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Catching Up

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I'm watching Iowa-Iowa State on a cozy, cool day in Iowa City. Baseball takes something of a backseat on these last few weekends, especially teams floating in the gaping maw of nothingness like the Royals and Mariners. If you're into college football, might I suggest Sunday Morning QB, Rakes of Mallow and our BYU site (loyal2), Provo Pride.

Rather than returning to last night's loss, I thought I'd revive a few stellar comments from yesterday's threads that deserve a little more love.

First, "BrothaTeacha" speculates upon next season's lineup:

I truly hope that Dayton Moore was using reverse psychology by stating that he "liked" Buddy Bell and that Buddy would be our coach next year. It is obvious that with a new GM, these guys are playing for jobs next season, even if some will not be with the Royals. If I were manager next year, here is my opening day lineup (barring any free-agent signings and trades):

1. David DeJesus (LF)
2. Mark Grudzielanek (2B)
3. Mark Teahen (3B)
4. Ryan Shealy (1B)
5. Emil Brown (RF)
6. Esteban Herman (DH)
7. Alex Gordon (SS)
8. John Buck (C)
9. Joey Gathright (CF) [Needs to play winter ball to work on hitting]

Yes, you notice Mike Sweeney is not in the picture. I really like Sweeney, but his body is not durable enough for an entire season. I don't know if any other team would want him now (his options are only in the American League), but the draws now will be Gordon, Teahen, and Shealy. Mike is an expensive liability, but hopefully his bat will be welcome elsewhere. Speaking of expensive liabilities -- goodbye Angel Berrora, and thank you for 2003! Note: Berroa signed a guaranteed contract extension on May 7, 2004, paying him a guaranteed $11 million through 2008 (annual salaries of $500,000; $2 million; $3.25 million; and $4.75 million, with a $5.5 million team option or $500,000 buyout for 2009)]. How Dayton Moore deals with that, I don't know... Maybe there's a sucker out there that'll take him. Is Billy Butler ready for the big show? That may squeeze out Emil Brown (even though he's earned a spot on this team).

Next season's lineup should be fascinating. We're all eagerly waiting for Phase Two to begin, when Gordon, Butler and all the rest come up and start mashing. I'm not sure Gordon can handle SS however, despite the fact that playing Gordon instead of Berroa would probably net about 5 wins. The Berroa problem appears unsolvable, as Joe Sheehan pointed out yesterday, he may be the worst regular in baseball, but the Royals haven't shown much interest in not playing him.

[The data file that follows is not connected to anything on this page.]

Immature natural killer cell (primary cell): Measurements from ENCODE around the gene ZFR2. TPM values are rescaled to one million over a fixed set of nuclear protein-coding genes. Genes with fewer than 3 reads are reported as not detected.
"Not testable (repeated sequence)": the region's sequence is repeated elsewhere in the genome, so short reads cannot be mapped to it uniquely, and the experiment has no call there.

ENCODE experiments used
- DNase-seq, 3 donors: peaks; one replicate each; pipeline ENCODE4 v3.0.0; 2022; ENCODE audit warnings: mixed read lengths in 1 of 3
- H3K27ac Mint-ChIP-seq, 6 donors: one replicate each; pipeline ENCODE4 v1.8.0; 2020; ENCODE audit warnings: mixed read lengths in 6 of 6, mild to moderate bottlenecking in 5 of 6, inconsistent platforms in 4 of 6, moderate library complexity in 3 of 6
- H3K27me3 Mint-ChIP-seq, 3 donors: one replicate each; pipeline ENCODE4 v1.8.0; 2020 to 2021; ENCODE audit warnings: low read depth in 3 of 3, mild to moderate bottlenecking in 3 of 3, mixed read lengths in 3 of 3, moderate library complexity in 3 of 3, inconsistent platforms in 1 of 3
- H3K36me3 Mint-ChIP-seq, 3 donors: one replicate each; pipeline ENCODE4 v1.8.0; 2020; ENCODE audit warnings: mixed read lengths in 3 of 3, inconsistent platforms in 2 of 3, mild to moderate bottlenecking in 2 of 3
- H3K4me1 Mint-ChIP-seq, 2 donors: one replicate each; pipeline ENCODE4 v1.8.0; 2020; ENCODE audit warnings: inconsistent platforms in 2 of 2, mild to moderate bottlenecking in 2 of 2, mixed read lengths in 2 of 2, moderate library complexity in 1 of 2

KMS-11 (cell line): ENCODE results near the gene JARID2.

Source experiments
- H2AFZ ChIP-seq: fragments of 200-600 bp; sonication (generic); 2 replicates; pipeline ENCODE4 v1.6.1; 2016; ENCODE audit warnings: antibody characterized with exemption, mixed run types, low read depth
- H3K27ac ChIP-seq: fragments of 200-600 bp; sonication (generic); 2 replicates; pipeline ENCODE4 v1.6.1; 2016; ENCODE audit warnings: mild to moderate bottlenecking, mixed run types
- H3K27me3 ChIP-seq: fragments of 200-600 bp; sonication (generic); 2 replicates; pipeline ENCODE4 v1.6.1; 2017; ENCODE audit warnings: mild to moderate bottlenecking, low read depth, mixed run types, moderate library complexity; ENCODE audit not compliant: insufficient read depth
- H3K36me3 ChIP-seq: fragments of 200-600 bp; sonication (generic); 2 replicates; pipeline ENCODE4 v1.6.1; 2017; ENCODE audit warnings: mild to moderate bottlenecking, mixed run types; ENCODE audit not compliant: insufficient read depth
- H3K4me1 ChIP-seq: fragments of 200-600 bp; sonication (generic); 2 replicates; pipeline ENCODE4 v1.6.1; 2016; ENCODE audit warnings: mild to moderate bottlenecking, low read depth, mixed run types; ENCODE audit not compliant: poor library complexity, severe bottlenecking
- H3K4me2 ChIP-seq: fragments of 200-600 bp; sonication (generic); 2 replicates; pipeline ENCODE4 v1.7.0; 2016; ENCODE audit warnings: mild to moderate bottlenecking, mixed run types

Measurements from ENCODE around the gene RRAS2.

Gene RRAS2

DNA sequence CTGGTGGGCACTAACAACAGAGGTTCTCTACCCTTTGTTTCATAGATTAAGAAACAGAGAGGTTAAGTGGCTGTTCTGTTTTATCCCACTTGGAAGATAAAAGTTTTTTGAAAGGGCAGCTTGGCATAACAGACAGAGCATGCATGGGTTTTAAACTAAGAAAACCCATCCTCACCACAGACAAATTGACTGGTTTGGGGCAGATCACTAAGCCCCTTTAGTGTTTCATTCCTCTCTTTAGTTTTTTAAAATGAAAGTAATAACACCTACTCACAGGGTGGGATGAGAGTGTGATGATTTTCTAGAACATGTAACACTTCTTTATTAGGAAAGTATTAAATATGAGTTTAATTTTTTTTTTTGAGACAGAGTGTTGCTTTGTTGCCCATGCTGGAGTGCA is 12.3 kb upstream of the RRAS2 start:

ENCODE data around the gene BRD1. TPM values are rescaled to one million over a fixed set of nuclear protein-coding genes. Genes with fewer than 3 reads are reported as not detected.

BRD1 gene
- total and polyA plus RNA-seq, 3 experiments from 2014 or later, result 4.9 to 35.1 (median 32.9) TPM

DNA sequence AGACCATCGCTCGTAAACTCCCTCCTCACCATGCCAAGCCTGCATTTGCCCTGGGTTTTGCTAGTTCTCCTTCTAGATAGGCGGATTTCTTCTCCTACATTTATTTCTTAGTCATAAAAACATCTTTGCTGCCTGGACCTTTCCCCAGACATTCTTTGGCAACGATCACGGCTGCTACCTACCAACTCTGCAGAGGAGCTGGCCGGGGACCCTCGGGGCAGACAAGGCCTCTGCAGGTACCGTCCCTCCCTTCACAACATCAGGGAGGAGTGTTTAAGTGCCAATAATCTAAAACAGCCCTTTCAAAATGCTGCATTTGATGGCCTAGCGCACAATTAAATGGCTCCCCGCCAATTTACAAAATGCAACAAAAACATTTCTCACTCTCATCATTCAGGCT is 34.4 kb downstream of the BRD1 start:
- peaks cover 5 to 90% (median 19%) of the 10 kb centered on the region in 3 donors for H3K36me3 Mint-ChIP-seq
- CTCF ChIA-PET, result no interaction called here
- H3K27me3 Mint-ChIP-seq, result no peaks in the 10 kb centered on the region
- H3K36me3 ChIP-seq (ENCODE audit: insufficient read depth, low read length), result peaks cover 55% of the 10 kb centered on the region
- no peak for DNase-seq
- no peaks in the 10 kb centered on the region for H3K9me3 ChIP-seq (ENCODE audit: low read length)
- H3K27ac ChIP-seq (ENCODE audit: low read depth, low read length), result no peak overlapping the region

There's also the matter of Gathright and the outfield logjam. Dayton Moore's got almost limitless permutations at his disposal. The problem is, the good players are young and unproven, while the "trusted" guys are generally out-machines.

What do you expect/predict?

Yesterday during the Game Thread, "Billex Gordler" (great name) pontificated upon Dayton Moore:

The point of "Moneyball" was that small market teams have to be adept at valuation if they want to compete. Basically, that means both 1) understanding that the way certain skills are valued by the market fluctuates rapidly and 2) always being ready to capitalize on those fluctuations. This summer, middle relief was overvalued (which is why (in my opinion) Moore moved Dessens, MacDougal and Affeldt), while two winters ago veteran starting pitchers were overvalued (See, e.g., Carl Pavano's insane contract and the Hudson and Mulder trades). The smartest and most successful small-market teams are able to capitalize on those shifts in supply and demand to make themselves competitive. The whole "defense, pitching, speed and power" mantra isn't the point. Every team needs that. The difference is how a team goes about getting there. The Royals under Moore have shown a pretty canny perspective on the market, I think, by getting rid of guys who were maybe overvalued in exchange for guys who were undervalued.

The other point of moneyball was that since you're not able to spend money on guys who do everything well (guys like Beltran or ARod or Pujols), you have to think about players in terms of their strengths and not their weaknesses. Joey Gathright's a perfect example of this thinking. No, JG's not going to win a batting title, but he plays (allegedly) good defense, he has speed (although he's yet to show it off consistently as a Royal), and he can get on base. He's a guy with holes, but a guy who might fill an important role going forward, especially considering what the Royals might look like next year. Teahen playing RF? Well, you better have a CF who can cover a lot of ground. Billy Butler playing RF? Ditto. Shane Costa's not a bad defender, but the Royals have a lot of fly-ball pitchers and so the more ground your OFers can cover, the better.

I guess my point is only that we should consider Moore's actions more than his words. Just because he's talking about conventional ideas doesn't mean that he's using conventional methods to achieve results. And yes, part of the "actions speak louder than words" statement comes from my deep-seated hope that no matter how many times DM defends Buddy Ballplayer he's going to do the right thing and give him the boot this winter.

Tremendous stuff. We can only hope.

Did you know that the Royals are hitting .295 as a team in the last 30 days (thanks to "AndrewMiller" for the heads up). Thats good for third best in baseball, just behind the Yankees (.300) and the A's (.299). The Royals still don't walk, but are 9th during that period thanks to the singles (.342). Slugging? Not bad at .451, good for 6th. I still look out each day and see a bad lineup, but then again, I'm a negative sort.